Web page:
I live with my mum and younger brother in a two bedroom in Oworo. I don’t mean the self-contained two bedroom. Ours is the type that we share toilet, bathroom and kitchen with another family but we are happy, you get?
My mother sells smoked fish, what she earns, she used to send me and my younger brother to school.
Our house has an eternal fish smell; though, to be honest, I can’t smell the fish anymore.
Now when my friends tell me our home smells of fish, I ask ask them, “What did you expect, that it would smell of roses?”
I mean, what do they expect, truly?
I met my dad for the first time after my graduation. He came with a small goodie bag; in it were two 5 yards of Ankara; perfume and an envelope containing N20,000.
I didn’t want to accept it!
I was unhappy that this man abandoned me for all these years and once he heard I was now a graduate; he felt I had become someone he wanted to identify with. But my mum begged me to accept and let bygones be bygones.
What did my father do?
My mother was the daughter of my father’s family’s help; you know, daughter of the housemaid? Her mother was the house help to my father’s family. My mother, Mary, often came into the main house to help her mother in the house. Her mother, Mama Mary, was cook, nanny, cleaner… and because she lived with her mother in the boy’s quarters, she often ran into my father, James, who was the third son in that family.
Him and my mum were about the same age; they were both teenagers.
According to my mum, all she wanted was friendship; she attended a public school while my dad was, of course, going to a private school and later went to study in Ghana. But before then; she said they were friends, they shared the same interests…you know, teenagers.
She said my dad was pressuring her for sex and on her 18th birthday, she gave in because she wanted to let him know she cared for him
At first, my mum said she didn’t believe one could get pregnant after having sex just once and even after more than three months of not seeing her menses, she was too afraid to tell her mother. They slept on the same bed in their one room and yet she didn’t tell her and her mother never even suspected.
What did she do? She did what most stupid girls did, she kept quiet about it and hoped it would disappear, one day.
It didn’t of course until one day, she ran an errand for my father’s mum, whom she called Madam C. It was after the errand that Madam C called her back and asked her to walk back and forth in front of her. My mother said, she did but she didn’t even suspect that her pregnancy would show because she had begun to wear oversized Tshirts.
But Madam C knew, she said she asked her, “Mary, are you pregnant?”
Immediately she said it, my mum said she began to cry and later confessed to Madam C that she was pregnant and that her mother didn’t know and that James, her son was responsible.
She said Madam C shouted, “God forbid bad thing!”
Madam C rang the bell and called my mum’s mum, Mama Mary. You know I told you she wasn’t aware her daughter was pregnant?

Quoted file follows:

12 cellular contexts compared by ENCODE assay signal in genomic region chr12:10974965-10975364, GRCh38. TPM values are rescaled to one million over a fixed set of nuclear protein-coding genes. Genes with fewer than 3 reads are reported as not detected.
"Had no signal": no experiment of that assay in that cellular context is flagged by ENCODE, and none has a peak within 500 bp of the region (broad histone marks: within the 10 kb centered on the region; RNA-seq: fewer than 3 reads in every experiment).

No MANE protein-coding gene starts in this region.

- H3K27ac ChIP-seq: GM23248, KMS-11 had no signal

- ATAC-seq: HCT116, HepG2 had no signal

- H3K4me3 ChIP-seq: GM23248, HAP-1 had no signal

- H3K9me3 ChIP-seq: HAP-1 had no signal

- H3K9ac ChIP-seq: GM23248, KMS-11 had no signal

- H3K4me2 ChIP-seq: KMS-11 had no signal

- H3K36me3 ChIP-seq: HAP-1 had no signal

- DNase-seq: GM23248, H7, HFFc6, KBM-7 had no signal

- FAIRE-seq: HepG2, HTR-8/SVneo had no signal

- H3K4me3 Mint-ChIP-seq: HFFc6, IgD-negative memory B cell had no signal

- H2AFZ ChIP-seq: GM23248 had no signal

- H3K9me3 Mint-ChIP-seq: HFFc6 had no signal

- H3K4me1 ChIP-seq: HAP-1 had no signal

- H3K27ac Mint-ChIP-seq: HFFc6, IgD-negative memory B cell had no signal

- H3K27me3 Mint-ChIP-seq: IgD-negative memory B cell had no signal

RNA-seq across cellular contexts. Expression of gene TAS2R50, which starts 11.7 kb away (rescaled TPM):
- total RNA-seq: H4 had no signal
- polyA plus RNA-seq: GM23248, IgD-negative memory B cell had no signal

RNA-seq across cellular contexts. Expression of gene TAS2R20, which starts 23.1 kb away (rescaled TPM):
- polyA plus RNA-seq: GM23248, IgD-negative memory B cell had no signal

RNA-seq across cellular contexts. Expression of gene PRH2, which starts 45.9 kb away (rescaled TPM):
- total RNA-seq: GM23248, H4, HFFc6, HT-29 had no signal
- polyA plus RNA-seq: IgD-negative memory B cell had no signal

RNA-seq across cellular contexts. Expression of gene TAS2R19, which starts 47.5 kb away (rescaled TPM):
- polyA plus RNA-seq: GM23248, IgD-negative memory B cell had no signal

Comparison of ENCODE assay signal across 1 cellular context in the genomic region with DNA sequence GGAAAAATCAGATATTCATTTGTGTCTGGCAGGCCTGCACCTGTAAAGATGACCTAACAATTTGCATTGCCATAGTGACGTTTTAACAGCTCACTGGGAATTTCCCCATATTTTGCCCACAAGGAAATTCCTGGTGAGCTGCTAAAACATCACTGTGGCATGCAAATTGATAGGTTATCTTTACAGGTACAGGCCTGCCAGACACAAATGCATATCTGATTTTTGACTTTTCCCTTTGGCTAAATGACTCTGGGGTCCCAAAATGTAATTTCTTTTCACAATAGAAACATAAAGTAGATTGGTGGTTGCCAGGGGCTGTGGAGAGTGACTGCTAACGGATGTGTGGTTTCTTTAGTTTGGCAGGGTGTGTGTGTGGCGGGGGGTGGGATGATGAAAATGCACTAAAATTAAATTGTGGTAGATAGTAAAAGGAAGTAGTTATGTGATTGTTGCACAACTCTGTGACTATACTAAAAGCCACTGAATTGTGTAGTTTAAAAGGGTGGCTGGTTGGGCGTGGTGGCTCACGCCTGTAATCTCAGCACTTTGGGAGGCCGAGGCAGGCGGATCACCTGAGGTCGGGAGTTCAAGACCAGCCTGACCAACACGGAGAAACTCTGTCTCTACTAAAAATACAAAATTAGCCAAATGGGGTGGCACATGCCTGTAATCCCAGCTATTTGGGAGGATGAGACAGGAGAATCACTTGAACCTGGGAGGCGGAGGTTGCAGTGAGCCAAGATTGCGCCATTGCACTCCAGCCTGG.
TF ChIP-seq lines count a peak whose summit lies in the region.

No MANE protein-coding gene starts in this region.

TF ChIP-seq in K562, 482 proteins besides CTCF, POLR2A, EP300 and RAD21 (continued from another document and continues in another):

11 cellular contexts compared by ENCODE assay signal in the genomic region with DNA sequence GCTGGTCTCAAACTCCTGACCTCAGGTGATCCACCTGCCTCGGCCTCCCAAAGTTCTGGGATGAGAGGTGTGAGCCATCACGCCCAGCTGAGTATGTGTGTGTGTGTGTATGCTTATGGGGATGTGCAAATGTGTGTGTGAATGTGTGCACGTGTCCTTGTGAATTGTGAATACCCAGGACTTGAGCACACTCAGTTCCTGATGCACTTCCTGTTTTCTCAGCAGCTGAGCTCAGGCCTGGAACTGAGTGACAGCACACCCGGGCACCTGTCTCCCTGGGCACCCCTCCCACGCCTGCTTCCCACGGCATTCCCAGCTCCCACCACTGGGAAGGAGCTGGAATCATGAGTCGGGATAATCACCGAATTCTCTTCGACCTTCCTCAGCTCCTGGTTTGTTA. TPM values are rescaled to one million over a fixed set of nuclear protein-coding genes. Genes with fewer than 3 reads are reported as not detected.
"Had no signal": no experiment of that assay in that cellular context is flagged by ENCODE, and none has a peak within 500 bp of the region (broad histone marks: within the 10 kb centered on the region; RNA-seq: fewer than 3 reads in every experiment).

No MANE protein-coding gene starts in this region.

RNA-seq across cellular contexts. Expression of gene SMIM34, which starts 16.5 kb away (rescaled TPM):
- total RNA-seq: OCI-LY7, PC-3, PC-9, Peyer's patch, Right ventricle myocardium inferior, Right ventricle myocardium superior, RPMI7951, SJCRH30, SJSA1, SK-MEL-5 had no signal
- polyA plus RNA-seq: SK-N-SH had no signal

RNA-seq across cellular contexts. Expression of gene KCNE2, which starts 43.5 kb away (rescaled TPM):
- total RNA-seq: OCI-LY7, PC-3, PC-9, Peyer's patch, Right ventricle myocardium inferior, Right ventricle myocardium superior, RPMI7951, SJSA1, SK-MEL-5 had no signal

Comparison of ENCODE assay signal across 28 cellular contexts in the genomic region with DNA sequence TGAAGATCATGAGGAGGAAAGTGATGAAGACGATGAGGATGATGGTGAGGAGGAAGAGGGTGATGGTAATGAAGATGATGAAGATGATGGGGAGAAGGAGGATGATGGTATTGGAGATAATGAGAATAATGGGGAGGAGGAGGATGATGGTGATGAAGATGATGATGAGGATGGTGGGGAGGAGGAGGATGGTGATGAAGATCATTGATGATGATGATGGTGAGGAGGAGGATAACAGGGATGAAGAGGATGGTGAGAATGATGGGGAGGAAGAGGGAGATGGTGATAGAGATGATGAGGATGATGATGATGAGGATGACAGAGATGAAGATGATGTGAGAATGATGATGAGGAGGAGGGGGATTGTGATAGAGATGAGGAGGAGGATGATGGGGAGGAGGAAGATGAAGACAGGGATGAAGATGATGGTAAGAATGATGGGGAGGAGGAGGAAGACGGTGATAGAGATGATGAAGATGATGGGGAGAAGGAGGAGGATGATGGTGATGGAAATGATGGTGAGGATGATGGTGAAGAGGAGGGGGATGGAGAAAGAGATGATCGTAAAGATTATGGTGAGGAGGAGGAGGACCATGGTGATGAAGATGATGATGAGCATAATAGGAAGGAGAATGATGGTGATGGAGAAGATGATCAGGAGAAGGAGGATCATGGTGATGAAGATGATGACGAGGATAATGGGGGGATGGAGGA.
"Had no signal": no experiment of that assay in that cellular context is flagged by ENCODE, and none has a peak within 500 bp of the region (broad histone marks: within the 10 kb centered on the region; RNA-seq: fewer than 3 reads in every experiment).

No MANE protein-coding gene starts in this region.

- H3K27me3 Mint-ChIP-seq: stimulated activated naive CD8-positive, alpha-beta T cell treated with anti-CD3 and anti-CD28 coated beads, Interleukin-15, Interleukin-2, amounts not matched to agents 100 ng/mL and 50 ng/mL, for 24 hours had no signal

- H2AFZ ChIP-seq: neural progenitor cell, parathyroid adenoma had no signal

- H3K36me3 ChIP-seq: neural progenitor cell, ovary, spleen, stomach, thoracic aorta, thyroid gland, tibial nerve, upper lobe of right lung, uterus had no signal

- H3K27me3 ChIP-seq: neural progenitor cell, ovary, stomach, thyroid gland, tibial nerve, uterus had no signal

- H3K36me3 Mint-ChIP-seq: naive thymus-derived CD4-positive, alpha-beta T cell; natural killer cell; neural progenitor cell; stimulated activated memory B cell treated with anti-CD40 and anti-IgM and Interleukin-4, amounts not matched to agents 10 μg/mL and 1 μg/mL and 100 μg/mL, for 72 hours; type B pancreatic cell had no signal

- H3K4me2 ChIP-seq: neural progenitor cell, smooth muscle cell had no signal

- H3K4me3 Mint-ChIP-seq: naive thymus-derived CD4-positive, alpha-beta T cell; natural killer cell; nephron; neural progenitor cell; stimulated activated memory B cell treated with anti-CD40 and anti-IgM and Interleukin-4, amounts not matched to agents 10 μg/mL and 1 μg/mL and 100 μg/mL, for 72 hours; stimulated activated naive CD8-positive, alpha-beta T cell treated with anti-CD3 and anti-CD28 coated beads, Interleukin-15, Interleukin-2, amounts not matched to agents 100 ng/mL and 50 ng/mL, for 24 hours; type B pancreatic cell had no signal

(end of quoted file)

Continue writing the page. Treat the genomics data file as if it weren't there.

When told, Mama Mary denied that her daughter was pregnant!
Well, that was the end of my mum’s stay in that house; that was the end of Mama Mary as house help in that house, after more than five years of working there.
Madam C had called her husband and son and my father, James had denied being responsible for my mother’s pregnancy. Maybe at that time too, he thought since it was done once, she couldn’t possibly be pregnant, I don’t know but Mary and her mother had to leave that house; they were paid a kind of severance fee, though.
They found a place at Oworo, on the water side; you know we are Ijaw? Yes, our people live on water. So I was born and my grandma, Mama Mary and my mother began to deal in fish; she would smoke them and sell. That’s how I grew up.
Though grandma passed away a few years ago, she helped to raise me up; we later moved from the water to a more solid place because my mother met my step father, who was a furniture man. that’s how come I have a younger brother and that man treats me like his own child.
A while later, after seeing him at my graduation party, my father invited me to his house to meet his wife and children.
You know, I thought well, maybe he wanted to help me secure a job or something. No. It was to tell me he had no plans to include me in his will, that his wife was not convinced I was his child! That he had been told that no pregnancy could come from…I swear, I kid you not! That was the long and short of the invitation!
I died a million times; I never asked him for anything. I didn’t even bear his surname; why would I want to inherit anything from him? I had lived my life perfectly without him all these years.
When I got home and told my mother, she cried for days.
So now, a few weeks after that, my mother was called, my father was dying of some kidney related problem and they were looking for a donor; my mother said first they needed blood as well, they wanted to know if I could come donate!
These rich people are so entitled, can you imagine? Is there no more blood in the banks or they suddenly can’t afford a new kidney?
I decided, if my father is on fire and it required my pee to quench it, I won’t pee on him; I’ll watch him burn and then spit on his grave!
(Series written and edited by Peju Akande and based on true stories)